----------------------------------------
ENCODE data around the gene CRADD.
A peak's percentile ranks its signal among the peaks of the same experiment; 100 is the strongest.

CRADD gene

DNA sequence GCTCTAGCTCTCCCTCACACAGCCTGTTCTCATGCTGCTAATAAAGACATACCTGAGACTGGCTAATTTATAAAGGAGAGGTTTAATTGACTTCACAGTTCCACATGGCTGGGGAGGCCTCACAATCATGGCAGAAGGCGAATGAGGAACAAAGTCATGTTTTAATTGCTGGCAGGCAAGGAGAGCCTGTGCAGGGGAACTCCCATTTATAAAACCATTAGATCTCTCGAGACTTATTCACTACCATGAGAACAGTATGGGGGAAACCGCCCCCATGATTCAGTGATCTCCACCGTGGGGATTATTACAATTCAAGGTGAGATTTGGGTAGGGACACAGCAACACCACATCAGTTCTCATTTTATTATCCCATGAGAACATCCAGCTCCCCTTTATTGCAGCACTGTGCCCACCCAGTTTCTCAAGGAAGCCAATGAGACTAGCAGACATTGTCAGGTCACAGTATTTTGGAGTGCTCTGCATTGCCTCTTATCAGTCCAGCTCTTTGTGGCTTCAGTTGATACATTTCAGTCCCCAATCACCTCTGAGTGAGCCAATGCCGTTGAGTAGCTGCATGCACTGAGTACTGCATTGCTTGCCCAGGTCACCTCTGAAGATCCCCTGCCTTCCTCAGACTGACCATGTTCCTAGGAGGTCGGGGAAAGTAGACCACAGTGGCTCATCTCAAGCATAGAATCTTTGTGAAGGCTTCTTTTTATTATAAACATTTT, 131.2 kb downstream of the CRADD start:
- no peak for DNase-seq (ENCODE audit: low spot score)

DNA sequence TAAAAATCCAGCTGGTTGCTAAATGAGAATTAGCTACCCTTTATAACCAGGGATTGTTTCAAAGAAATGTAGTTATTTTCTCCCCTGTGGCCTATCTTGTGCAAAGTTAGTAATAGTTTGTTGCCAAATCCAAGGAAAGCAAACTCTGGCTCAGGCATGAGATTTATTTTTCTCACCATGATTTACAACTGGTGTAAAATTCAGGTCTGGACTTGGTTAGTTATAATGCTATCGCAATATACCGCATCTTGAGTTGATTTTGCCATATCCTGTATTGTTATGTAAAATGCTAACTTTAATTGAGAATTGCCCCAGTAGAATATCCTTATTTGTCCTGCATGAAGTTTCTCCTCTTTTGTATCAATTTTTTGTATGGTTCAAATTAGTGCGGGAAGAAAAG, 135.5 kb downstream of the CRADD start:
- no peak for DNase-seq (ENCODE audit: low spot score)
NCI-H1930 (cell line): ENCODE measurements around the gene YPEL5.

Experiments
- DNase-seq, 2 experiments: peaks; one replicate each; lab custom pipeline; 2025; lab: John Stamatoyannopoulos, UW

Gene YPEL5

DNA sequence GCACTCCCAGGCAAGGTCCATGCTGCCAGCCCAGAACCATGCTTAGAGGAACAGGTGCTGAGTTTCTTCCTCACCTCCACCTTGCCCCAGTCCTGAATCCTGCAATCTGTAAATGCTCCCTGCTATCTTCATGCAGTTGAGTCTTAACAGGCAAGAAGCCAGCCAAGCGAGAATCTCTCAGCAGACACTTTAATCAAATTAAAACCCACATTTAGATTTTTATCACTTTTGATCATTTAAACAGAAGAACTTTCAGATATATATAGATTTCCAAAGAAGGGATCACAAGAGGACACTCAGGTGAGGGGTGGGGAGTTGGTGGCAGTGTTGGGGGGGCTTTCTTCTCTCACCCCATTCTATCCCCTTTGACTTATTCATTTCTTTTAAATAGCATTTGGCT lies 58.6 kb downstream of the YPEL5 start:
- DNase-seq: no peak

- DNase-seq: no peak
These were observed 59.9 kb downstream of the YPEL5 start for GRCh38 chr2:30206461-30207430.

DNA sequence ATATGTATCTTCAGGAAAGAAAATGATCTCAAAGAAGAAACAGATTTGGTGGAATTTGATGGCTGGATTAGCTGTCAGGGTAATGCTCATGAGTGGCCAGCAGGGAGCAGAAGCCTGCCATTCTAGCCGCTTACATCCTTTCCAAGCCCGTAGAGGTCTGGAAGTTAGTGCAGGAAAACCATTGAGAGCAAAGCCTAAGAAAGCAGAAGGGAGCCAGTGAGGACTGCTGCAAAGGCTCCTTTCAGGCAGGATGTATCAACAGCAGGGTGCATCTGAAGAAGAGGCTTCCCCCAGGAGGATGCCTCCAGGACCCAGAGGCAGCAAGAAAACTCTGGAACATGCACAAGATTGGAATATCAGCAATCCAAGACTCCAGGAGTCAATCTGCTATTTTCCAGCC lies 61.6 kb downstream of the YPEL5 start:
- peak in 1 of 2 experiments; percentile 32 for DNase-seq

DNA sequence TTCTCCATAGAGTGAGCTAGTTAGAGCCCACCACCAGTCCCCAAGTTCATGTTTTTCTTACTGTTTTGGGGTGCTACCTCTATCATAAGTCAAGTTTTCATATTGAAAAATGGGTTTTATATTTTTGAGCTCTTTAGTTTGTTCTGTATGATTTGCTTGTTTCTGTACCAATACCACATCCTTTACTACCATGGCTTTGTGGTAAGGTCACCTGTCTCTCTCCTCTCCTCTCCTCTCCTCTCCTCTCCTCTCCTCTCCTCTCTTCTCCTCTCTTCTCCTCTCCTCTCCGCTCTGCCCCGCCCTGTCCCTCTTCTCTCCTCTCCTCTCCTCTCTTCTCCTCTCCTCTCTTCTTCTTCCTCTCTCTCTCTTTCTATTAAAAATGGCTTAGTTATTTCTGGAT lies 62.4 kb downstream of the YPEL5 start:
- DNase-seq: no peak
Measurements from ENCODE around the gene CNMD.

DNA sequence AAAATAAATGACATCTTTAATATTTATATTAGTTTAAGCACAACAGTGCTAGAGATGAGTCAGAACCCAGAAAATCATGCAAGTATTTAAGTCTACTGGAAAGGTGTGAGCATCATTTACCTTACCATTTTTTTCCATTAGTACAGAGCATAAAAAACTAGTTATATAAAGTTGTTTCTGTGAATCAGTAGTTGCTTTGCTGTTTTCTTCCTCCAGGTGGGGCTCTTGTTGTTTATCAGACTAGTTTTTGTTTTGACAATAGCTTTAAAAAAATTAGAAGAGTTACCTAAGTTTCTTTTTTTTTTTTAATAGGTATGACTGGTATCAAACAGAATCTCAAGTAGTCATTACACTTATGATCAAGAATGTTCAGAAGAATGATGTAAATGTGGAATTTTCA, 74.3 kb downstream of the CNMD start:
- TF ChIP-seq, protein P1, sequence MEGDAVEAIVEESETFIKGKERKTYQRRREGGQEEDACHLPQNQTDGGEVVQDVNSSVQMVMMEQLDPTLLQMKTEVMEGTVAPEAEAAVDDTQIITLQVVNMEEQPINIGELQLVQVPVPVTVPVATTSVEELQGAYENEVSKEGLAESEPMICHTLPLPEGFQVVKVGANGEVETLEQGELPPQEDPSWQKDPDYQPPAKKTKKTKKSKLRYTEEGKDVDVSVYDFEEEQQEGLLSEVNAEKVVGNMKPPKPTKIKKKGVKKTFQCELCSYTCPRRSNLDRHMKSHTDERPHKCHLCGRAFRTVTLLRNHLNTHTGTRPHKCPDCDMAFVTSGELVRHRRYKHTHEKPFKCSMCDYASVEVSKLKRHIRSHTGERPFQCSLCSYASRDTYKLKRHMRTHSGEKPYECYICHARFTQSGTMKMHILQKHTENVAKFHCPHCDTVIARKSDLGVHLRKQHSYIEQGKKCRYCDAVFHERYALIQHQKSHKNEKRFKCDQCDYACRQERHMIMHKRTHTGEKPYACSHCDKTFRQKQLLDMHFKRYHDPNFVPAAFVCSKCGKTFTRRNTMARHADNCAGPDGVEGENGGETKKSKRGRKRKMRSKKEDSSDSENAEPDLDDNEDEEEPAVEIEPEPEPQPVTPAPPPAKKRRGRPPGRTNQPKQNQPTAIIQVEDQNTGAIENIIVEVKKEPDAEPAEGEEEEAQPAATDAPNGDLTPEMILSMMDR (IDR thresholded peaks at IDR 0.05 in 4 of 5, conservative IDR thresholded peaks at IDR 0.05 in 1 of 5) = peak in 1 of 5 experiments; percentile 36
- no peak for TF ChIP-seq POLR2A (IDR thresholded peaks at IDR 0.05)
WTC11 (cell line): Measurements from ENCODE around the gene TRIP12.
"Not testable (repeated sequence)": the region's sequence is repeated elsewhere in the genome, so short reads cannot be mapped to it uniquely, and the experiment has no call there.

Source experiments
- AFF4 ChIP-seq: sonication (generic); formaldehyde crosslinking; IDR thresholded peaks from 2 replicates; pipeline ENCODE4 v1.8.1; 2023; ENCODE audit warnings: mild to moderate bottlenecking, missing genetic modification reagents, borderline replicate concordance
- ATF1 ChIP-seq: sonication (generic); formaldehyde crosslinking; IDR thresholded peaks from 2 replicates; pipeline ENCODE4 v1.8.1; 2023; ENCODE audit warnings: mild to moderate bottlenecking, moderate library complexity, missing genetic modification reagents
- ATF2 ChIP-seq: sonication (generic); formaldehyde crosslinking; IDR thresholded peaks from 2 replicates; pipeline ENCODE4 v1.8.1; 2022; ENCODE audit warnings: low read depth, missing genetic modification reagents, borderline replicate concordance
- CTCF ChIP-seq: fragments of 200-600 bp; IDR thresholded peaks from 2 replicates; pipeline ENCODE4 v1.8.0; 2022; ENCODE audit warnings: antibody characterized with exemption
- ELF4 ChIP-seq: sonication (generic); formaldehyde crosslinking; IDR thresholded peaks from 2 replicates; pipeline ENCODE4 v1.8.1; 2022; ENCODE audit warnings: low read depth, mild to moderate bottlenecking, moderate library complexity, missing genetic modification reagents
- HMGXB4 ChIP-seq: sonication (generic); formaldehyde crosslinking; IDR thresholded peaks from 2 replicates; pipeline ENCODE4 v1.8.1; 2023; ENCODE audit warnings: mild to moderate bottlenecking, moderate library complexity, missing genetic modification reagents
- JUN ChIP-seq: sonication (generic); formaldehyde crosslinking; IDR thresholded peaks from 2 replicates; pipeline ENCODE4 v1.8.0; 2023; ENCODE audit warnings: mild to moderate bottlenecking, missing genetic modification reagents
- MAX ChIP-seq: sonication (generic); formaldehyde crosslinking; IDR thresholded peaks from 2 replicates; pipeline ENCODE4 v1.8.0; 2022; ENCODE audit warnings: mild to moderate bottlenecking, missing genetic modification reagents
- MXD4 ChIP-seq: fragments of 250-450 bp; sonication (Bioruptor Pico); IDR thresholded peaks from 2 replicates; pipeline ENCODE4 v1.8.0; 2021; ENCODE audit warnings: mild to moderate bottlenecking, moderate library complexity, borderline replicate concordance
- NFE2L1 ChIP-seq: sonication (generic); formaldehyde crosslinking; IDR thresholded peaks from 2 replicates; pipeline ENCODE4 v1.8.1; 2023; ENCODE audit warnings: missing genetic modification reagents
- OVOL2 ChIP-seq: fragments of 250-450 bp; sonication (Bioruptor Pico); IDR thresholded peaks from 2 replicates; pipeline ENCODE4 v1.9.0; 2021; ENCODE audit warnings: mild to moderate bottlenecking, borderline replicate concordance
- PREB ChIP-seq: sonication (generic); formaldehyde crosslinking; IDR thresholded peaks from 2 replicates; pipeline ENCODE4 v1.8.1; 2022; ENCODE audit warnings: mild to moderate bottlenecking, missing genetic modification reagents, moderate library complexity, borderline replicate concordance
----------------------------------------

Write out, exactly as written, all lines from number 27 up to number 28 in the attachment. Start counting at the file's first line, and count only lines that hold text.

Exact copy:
- AFF4 ChIP-seq: sonication (generic); formaldehyde crosslinking; IDR thresholded peaks from 2 replicates; pipeline ENCODE4 v1.8.1; 2023; ENCODE audit warnings: mild to moderate bottlenecking, missing genetic modification reagents, borderline replicate concordance
- ATF1 ChIP-seq: sonication (generic); formaldehyde crosslinking; IDR thresholded peaks from 2 replicates; pipeline ENCODE4 v1.8.1; 2023; ENCODE audit warnings: mild to moderate bottlenecking, moderate library complexity, missing genetic modification reagents